Before Little, Brown, Crichton was in magazines. At Newsweek magazine, where she started in 1988, she was one of the top editors responsible for cultural, lifestyle, society and business coverage. Before Newsweek, she was the editor of Seventeen magazine, as well as a widely-published freelance journalist. She lives in Brooklyn with her husband, writer Guy Martin, and their 18-year-old daughter, Eliza.

At the book festival, Crichton will appear on the panel: "Publishing from the Ground Up" at 1 p.m., Saturday, Sept. 20, at the Nicolaysen Art Museum.

Friday, August 15, 2008

Bad weather cancels arts & crafts show

From a press release:

Due to inclement weather and wet conditions, the Wyoming State Museum Volunteers Arts and Crafts Show scheduled in Cheyenne for tomorrow (Aug. 16) has been cancelled. The event will not be rescheduled.

It has been determined that sloppy conditions on the grounds of the Barrett Building in downtown Cheyenne would not allow for the event to go on as scheduled.

Persons with questions regarding the cancellation can contact Carolyn Turbiville at 307-632-8244,; or Sarah Ligocki at 307-777-7021,

Meet the bookfest authors: Alexandra Fuller

The latest in our series of profiles of writers, poets and editors who will participate in the second annual Equality State Book Festival in Casper:

Alexandra Fuller's first book, Don't Let's Go to the Dogs Tonight: An African Childhood (Random House, 2001), was a New York Times Notable Book for 2002, the 2002 Booksense Best Non-fiction book, a finalist for the Guardian's First Book Award and the winner of the 2002 Winifred Holtby Memorial Prize. Her 2004 Scribbling the Cat: Travels with an African Soldier (Penguin Press) won the Ulysses Prize for Art of Reportage. Her latest book is The Legend of Colton H Bryant (Penguin Press, May, 2008). She has also written for The New Yorker and National Geographic.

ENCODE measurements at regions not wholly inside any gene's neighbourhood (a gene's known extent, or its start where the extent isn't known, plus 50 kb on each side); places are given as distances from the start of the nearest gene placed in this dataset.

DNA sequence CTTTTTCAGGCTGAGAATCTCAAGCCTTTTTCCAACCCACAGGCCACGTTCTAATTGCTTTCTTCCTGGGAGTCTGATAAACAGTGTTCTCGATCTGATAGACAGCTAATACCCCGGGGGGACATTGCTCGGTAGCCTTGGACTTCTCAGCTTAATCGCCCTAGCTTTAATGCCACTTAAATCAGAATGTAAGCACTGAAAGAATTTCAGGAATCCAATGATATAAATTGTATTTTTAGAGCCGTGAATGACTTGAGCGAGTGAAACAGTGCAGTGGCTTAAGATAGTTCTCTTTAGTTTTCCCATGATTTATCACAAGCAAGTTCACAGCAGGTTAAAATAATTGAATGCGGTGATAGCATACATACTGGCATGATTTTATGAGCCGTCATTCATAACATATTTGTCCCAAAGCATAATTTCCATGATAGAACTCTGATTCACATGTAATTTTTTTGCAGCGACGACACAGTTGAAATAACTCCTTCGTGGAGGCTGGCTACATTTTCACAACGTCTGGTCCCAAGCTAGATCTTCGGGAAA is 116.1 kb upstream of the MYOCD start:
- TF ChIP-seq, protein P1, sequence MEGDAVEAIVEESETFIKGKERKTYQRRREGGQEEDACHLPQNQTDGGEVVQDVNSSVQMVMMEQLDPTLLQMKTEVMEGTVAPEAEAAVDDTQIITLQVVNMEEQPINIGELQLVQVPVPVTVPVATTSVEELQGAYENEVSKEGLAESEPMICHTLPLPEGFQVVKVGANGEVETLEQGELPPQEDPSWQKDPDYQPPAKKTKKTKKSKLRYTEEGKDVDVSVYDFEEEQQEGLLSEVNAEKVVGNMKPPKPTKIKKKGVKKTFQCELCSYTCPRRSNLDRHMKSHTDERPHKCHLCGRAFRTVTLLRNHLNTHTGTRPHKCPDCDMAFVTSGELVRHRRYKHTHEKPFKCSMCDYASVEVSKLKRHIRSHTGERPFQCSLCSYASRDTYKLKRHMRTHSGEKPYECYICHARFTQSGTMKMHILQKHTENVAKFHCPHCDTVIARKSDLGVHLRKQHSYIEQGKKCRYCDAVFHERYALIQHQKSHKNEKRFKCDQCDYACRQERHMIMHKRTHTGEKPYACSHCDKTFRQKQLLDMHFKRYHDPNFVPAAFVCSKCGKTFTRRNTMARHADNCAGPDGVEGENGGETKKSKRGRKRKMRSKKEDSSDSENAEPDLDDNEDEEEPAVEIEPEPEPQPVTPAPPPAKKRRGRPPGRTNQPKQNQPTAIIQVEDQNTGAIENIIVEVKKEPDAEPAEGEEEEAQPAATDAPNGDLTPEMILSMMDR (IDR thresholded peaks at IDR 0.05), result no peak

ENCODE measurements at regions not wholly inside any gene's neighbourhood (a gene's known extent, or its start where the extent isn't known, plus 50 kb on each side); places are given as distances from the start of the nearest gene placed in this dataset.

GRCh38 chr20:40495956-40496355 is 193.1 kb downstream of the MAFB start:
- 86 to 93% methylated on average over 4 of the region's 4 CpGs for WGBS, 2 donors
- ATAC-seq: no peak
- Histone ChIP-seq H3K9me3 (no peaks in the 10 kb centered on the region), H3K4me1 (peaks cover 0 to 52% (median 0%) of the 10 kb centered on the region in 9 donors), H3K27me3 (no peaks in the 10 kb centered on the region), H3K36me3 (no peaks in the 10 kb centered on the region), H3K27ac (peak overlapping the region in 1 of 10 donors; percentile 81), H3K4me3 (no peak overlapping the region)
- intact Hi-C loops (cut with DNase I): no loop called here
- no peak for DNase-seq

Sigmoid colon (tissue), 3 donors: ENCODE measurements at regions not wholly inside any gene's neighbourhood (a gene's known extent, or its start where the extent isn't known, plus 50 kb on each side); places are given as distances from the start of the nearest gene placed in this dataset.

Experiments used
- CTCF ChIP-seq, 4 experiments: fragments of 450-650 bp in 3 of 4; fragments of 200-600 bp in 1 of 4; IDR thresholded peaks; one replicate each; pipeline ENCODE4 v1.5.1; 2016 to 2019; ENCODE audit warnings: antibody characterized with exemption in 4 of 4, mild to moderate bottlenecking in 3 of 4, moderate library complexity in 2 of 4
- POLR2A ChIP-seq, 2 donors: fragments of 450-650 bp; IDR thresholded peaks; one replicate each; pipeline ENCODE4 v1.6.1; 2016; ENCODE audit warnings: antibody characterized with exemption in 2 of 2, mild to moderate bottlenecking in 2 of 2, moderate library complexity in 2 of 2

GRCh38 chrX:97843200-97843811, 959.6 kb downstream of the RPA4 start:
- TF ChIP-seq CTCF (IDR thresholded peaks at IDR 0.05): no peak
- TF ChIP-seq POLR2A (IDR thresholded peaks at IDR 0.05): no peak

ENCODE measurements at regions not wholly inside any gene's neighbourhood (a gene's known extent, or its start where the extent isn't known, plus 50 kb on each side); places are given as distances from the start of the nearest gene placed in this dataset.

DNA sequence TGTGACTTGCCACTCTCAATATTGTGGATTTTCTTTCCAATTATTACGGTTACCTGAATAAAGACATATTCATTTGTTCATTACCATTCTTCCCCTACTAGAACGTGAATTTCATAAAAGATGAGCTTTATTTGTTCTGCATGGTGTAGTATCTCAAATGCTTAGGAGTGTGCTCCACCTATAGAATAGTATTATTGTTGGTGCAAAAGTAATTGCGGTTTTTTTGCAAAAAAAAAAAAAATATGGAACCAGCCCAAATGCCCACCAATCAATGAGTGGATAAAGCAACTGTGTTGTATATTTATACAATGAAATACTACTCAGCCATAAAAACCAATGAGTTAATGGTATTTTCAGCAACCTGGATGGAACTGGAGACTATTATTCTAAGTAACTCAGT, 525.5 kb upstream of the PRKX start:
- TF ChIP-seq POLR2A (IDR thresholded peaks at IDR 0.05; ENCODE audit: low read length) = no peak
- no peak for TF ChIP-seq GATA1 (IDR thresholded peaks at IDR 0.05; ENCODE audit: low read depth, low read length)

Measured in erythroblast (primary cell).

Fuller was born in England in 1969, during a brief attempt by her parents to live away from Africa. The Fullers returned to Africa in 1972, to Rhodesia, and soon the country was descending into its war of independence. That war informs her first two books.

"People think the book is a love letter to Africa," Fuller has said of her debut memoir, "but really it is a love letter to my mother -- a fiercely glamorous, hard-drinking woman capable of terrifying and sometimes racist madness and equally terrifying compassion, and a woman whose madness was fueled by the death of three of her children."

Fuller was educated in Zimbabwe until she was eighteen. Watching the atmosphere in the aftermath of independence gradually, then precipitously turn into Mugabe's one-man attempt to take a country to the grave with him has also informed Fuller's work.

"Africa is a great teacher," she has explained. "We're not a good example of much, but we're a terrible warning of power run amok and of the long, high price of oppression."

Since 1994, Fuller has lived in Wyoming with her husband. They have three children, several horses, three dogs, and three cats.

At the book festival, Fuller will be reading from her newest book, The Legend of Colton H Bryant (Penguin Press, May, 2008), on Thursday, Sept. 18 at 7:30 in Durham Hall in the Fine Arts building on the Casper College campus. Books will be available for sale on site and she will sign them after her reading.

Mike Hurwitz covers lots of territory in August

Wyoming Arts Council roster artist Michael Hurwitz is having a busy August. Yesterday he was on KUWR's "Morning Music" with Grady Kirkpatrick. He played songs from his latest CD, "Cowboy Fandango." They included "Tom Horn," about the legendary hired gun, and "Garden Spot Pavillion," the now-defunct venue in Medicine Bow that used to be a stop for country-western greats such as Bob Wills and the Texas Playboys, Ernest Tubb, and Patsy Cline. Listen to MP3 clips of some of these songs by going to

August 15, Centennial Valley Trading Post, Centennial, with his band, The Aimless Drifters
August 17, Jackson Hole Center for the Arts, Jackson, with Don Edwards. FMI:
August 18-21, Pack trip in the Teton Wilderness in Jackson Hole with Dave Stamey. FMI: Empty Rocker Productions, 307-413-9462
August 30, Cheyenne Heart of the West Cowboy Festival, Cheyenne, with Jon Chandler and the Wichitones, Andy Nelson, Otto Rosfeld, and others

August 31, Beartree Tavern, Centennial

"Faces of Dignity" exhibit at Ciao Gallery 8/16

"Sitting Pretty" fund-raiser for Greybull C of C

"Sitting Pretty 2008" is an artist-embellished-chair project undertaken in the town of Greybull as a fundraiser to benefit its Chamber of Commerce.